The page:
WASHINGTON — The Obama administration Tuesday lifted a moratorium it had imposed on deepwater offshore oil drilling in July during the BP oil spill in the Gulf of Mexico, saying that new rules should make drilling safe enough to resume.
While drilling isn't expected to start again immediately, the timing of the announcement — six weeks ahead of schedule and three weeks before congressional and state elections — could give Democrats a boost at the polls. The moratorium has been blamed for thousands of lost jobs in an already damaged economy and posed a potential drag on some Gulf-area Democrats' election prospects.
Interior Secretary Ken Salazar, announcing the move in a teleconference, said he expects criticism from both camps: industry interests that say the new standards are too onerous and drilling opponents who say the moratorium is being lifted too soon.
To the latter group, Salazar said, "The truth is, there will always be risks associated with deepwater drilling. But we have now reached a point where we have significantly in my view reduced those risks."
Even as the nation seeks more clean energy alternatives, Salazar said, "We will still need oil and gas from the Gulf of Mexico to power our cars, our homes and our industry. But we can and we will make the drilling of oil and gas in the Gulf of Mexico safer than it ever has been."
Some environmentalists quickly objected to lifting the moratorium.
Greenpeace USA Executive Director Phil Radford called the decision "pure politics of the most cynical kind."
"It is all about the election season, not safety and environmental concerns," Radford said. "The White House wants us to believe that they have solved all the dangers of offshore drilling and we can return to business as usual. It is a false promise, if not a big lie."
Dan Favre of the advocacy group Gulf Restoration Network said in a statement that the new rules are insufficient and that lifting the moratorium puts the region at risk for another spill.
Some oil industry leaders were equally unhappy.
"The massive amounts of new, unworkable regulations and layers of burdensome red tape laid out by the Interior Department, which will add no environmental benefits, will make certain that a de facto moratorium on offshore energy development remains intact," complained Bruce Vincent, the chairman of the Independent Petroleum Association of America and the president of the Houston-based Swift Energy Company, in a statement. He called for Congress and the White House to streamline the permitting process.
Randall Luthi, the president of the National Ocean Industries Association, said in a statement that, "Our companies remain doubtful that this announcement is anything more than symbolic until permits are actually issued for new drilling."
The new rules, issued two weeks ago, include requirements for worst-case planning requirements and third-party verification that blowout preventers and other equipment work properly. Oil rig operators also will be required to show that they have enough materials to contain oil in the case of a spill.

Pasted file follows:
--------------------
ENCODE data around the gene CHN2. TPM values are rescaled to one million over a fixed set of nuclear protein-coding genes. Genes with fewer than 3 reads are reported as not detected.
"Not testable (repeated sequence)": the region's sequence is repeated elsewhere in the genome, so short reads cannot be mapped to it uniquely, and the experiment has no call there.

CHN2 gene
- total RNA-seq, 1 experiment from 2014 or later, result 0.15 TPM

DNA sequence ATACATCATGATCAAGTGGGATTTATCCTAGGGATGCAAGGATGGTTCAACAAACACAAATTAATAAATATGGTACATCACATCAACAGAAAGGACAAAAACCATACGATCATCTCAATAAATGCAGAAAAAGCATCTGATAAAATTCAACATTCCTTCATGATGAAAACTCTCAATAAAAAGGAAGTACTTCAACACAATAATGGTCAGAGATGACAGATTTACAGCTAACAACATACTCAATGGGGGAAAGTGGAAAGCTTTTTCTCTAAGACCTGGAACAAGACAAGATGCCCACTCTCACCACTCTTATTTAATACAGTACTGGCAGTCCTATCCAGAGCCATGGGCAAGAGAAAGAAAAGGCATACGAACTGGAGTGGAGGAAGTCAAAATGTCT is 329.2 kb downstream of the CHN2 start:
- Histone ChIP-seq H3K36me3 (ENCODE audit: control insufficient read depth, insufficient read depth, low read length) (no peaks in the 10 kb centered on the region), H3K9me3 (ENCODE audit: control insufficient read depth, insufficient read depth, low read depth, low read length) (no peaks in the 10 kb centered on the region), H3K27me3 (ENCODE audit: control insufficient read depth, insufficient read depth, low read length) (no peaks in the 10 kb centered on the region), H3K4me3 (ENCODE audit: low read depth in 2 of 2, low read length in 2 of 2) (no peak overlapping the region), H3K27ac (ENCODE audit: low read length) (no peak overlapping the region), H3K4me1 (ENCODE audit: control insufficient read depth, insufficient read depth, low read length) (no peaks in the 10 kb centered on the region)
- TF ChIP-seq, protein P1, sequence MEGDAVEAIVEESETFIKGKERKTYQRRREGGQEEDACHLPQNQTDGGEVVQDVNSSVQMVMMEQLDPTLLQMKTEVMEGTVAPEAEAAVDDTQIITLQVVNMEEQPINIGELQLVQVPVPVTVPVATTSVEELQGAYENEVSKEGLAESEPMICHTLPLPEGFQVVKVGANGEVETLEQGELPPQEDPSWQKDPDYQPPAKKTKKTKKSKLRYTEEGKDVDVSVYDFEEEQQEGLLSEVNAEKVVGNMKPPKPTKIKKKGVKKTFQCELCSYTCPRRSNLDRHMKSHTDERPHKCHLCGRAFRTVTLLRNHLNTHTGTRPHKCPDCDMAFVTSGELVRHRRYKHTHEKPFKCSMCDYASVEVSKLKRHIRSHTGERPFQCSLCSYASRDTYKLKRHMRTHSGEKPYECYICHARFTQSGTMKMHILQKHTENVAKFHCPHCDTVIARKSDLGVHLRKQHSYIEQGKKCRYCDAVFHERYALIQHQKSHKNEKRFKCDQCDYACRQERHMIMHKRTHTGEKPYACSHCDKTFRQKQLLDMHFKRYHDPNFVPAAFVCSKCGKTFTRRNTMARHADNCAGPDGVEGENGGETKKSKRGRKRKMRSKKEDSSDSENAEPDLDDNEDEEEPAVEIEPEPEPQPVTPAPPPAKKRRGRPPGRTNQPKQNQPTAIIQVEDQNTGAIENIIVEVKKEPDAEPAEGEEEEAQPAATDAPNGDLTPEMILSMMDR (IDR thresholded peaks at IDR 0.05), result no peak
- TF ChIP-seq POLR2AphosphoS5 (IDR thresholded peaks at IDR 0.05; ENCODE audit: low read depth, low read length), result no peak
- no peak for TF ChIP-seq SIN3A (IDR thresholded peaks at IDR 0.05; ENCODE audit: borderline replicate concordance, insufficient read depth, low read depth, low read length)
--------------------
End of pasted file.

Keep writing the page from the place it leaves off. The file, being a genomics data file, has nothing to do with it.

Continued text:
In addition, the chief executive of each company operating the rigs must sign a statement certifying that the company has complied with the new safety rules and other regulations.
The BP spill began on April 22 after an explosion on the Deepwater Horizon rig, and it took until July 15 to cap the well, nearly a mile underwater. An estimated 4.1 million barrels of oil flowed into the Gulf in the nation's worst manmade environmental disaster.
About a third of U.S.-produced oil comes from offshore drilling, and almost 80 percent of that comes from deepwater drilling, which has helped slow the production declines in aging onshore U.S. wells.
The Energy Information Administration, the research arm of the Energy Department, said in September that a six-month moratorium on new deepwater drilling in 2010 would cut production in 2011 by 82,000 barrels a day.
Some experts said the rhetoric about thousands of jobs lost has been inflated. David Dismukes, the associate director of the Center for Energy Studies at Louisiana State University, said he thinks that the net job losses were fewer than 1,000, partly because those losses were offset by cleanup-related jobs.
Marilyn Heiman, the director of the Pew Environment Group's Offshore Energy Reform Project, said her group likes the "precautionary approach" that Salazar is taking, but wants him to continue stringent oversight. In addition, she said, "This doesn't let Congress off the hook to pass strong legislation to implement these and other reforms."
The House of Representatives already has passed such a bill, and the Senate should do it before the end of the year, Heiman said. Future administrations could undo regulations, but a law would be more difficult to change.
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